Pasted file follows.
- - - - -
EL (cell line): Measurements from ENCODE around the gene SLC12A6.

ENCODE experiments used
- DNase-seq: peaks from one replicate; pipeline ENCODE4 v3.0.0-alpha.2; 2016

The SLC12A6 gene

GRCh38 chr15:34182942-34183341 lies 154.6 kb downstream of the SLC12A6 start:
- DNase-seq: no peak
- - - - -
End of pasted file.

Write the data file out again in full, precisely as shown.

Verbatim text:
EL (cell line): Measurements from ENCODE around the gene SLC12A6.

ENCODE experiments used
- DNase-seq: peaks from one replicate; pipeline ENCODE4 v3.0.0-alpha.2; 2016

The SLC12A6 gene

GRCh38 chr15:34182942-34183341 lies 154.6 kb downstream of the SLC12A6 start:
- DNase-seq: no peak